Balance bikes. The next great thing. Lets little kids — even as young as 18 months — “ride” a bicycle, because there are no pedals and no drive train on the thing. Their feet always touch the floor. Sure, they can’t get going very fast, unless they end up heading down a big hill, and even then, well, if they get out of control, they’ll probably stop by falling down.
Why bother with pedals, anyway? Why add a complicated chain and gears that might cause problems? Why make the kids learn how to use propel that bicycle?
Because you can’t go far without it. You can bump along, but you can’t possibly go the places that riders who can pedal with both feet can go.
What do balance bikes have to do with TPRS? It has to do with The Eternal Question.
Does somebody have a story for…[insert topic, theme, activity, grammar point here]?
Let’s ignore for a moment the teachers asking for One Killer Story that Will Totally Nail The Difference Between the Preterite and the Imperfect Once And For All. Because that simply isn’t how TPRS or language acquisition works. Whether or not you believe in a “natural order”, the fact is that it takes a certain amount (fairly large) of input to get something “acquired” when that something is a broad grammar point. It’s not going to happen in a single story, song, or anything else.
So these are teachers who are actually story-asking, using scripts, but who now want…something more.
I am truly not being insensitive here. I know teachers are busy. I know no one wants to re-invent the wheel. I know there is some mystique about the “good” TPRS teachers (by which we usually mean “everybody but me” because the stories are always better in someone else’s classroom) and if we could just use Señora Amazing’s home-run story, or borrow Herr Fantastic’s unit on that great timely topic, We Could Do It Too(tm). Really, what’s the harm in asking for a story?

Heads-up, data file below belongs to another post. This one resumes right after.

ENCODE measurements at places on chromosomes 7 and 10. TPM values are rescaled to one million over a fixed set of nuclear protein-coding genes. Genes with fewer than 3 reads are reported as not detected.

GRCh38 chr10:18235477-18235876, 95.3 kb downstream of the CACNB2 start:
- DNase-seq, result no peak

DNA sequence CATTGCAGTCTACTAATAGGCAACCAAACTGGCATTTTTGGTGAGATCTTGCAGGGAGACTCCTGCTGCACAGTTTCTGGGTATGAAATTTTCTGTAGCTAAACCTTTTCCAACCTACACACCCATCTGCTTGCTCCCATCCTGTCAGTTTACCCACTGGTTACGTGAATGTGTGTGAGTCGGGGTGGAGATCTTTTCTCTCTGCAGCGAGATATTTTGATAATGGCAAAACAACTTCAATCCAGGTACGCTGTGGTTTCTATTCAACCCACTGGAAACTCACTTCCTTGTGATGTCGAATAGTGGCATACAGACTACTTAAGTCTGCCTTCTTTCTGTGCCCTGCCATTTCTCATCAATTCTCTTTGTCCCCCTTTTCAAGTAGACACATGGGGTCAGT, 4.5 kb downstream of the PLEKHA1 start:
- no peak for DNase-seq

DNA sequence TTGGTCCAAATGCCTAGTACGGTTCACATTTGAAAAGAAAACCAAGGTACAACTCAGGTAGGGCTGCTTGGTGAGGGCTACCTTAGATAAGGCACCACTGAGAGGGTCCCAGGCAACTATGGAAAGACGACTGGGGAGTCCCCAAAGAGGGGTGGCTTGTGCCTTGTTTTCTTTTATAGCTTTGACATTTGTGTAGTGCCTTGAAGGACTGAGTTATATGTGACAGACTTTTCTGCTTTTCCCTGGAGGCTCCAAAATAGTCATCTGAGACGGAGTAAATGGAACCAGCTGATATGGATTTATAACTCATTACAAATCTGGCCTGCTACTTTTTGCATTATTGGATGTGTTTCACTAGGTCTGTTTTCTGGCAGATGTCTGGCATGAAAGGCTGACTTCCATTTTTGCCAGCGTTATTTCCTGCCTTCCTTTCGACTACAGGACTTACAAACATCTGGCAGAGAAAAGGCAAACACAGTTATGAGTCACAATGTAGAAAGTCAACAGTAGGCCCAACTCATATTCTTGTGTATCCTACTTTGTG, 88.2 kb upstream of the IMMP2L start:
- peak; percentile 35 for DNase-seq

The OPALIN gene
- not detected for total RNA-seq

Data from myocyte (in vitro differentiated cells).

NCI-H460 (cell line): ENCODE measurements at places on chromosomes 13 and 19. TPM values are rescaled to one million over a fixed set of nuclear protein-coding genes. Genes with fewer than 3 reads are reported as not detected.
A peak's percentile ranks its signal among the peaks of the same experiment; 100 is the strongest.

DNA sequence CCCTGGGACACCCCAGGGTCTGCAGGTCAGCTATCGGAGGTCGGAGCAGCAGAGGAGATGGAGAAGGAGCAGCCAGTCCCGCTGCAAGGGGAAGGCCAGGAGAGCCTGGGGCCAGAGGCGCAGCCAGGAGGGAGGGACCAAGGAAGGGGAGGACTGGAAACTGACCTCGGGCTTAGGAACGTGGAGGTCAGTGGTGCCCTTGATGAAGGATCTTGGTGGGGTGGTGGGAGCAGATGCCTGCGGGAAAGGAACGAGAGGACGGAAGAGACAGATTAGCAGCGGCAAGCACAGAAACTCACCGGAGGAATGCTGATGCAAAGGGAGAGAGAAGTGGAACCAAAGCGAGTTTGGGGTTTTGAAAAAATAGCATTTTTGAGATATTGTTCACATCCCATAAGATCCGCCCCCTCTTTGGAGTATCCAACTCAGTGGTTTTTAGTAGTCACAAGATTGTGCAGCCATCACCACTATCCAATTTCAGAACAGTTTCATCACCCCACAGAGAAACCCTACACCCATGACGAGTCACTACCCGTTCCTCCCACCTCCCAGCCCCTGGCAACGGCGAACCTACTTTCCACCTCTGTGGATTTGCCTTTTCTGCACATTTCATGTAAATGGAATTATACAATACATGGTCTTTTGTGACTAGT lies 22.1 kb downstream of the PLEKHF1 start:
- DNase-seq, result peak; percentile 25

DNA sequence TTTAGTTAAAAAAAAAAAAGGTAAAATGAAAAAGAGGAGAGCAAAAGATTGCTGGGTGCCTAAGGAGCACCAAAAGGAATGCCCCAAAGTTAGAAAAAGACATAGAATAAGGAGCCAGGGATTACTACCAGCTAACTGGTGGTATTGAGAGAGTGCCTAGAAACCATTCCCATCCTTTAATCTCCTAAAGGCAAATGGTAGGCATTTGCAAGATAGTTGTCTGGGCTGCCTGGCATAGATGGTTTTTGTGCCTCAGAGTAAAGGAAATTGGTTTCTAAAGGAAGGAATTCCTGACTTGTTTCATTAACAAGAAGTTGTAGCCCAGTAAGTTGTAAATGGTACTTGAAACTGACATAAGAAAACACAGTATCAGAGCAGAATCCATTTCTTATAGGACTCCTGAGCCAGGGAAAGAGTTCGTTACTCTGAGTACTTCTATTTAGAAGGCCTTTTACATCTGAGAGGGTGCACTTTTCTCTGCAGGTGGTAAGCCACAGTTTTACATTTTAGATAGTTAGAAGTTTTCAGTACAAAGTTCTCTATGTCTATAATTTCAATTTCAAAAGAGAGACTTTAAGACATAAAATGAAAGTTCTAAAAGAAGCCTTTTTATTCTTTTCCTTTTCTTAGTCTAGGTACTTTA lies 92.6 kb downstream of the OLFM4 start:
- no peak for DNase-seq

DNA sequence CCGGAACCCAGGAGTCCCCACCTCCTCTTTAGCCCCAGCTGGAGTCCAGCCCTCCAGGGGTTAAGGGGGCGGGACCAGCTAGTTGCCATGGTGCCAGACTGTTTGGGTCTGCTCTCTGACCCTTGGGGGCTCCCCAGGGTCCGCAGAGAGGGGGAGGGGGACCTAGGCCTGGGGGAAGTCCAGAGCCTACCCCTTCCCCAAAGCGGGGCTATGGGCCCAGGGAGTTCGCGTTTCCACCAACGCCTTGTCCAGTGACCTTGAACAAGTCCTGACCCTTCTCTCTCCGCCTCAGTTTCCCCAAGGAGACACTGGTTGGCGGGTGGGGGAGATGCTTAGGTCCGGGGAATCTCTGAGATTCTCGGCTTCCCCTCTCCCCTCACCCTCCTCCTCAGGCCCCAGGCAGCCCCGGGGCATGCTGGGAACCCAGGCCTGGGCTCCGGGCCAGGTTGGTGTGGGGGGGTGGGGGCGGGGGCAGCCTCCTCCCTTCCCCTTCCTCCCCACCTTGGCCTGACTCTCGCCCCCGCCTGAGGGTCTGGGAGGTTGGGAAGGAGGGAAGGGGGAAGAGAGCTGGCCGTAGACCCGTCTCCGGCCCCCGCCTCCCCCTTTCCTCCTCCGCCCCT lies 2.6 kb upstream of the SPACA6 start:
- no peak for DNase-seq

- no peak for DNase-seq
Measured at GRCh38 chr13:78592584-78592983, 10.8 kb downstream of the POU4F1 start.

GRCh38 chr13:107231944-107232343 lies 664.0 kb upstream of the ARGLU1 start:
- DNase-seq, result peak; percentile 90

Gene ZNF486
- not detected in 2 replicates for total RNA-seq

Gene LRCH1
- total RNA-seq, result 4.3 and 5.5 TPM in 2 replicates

The harm is, most of the people who ask for stories don’t know how to — or haven’t been trained to — make story skeletons on their own. That’s why they ask. They usually say they are doing TPRS (and they are — why would they want a story, if they weren’t?) and they are not always beginners.
But being able to step through a premade story by circling is basic TPRS. Basic. Reaaaally basic. Like, one step above just teaching someone to circle and turning them loose with a textbook to circle around the timeless dialogues in Buen Viaje (al Infierno). If you have a reasonable set of story scripts, and you personalize the bejeebers out of it, this works. But then you hit that day when you need a story script about snail farming, and gosh, there isn’t one in the packet.
Not everyone needs to write a TPRS textbook. Trust me, you don’t want to write a TPRS textbook. It’s awful work. And the worst part of it is figuring out what language to include and in what order. So I sympathize with the early TPRS teacher who isn’t sure how to pick language and come up with a story about it.
But if you want to do TPRS, eventually you will most likely want to be able to ask a story with the intent of focusing on some specific piece of language. And to do that, you need to have been taught how to do it — how to choose appropriate bits of language for your items, how to come up with a story skeleton that will work for you, how to structure your skeleton so that you know your items will be hit no matter which direction the students might choose to go in with the story.
In this case, the responsibility is split 50/50. Half is on the classroom teacher — who needs to realize that TPRS isn’t just a one-day workshop about circling. But the other half is on trainers. How many trainers are doing “more advanced” workshops and really showing people how to do story skeletons that work? How many of them have sat down and analyzed why a story works or does not work, other than just saying “that group liked it”?
If you are going to do TPRS as a teacher, you owe it to yourself to get as fully trained in the method as possible. That means more than a single workshop, or more than one trip to NTPRS. Heck, we have teachers for four weeks of residential TPRS 24/7 in Hawaii every summer and we still have teachers applying to come back for a second year.
The point isn’t really the exact number of hours you train. The point is, have you practiced the basic skills so much that circling is effortless and automatic for you, so that you can personalize without losing students, so that you can move on to the next level of TPRS?
Get off the balance bike. You’ll go farther. Or maybe this is more like the famous “give a man a fish…” proverb.
Give a teacher a story, and she can use it in a class. Teach a teacher how to outline successful stories, and she can do that her whole career.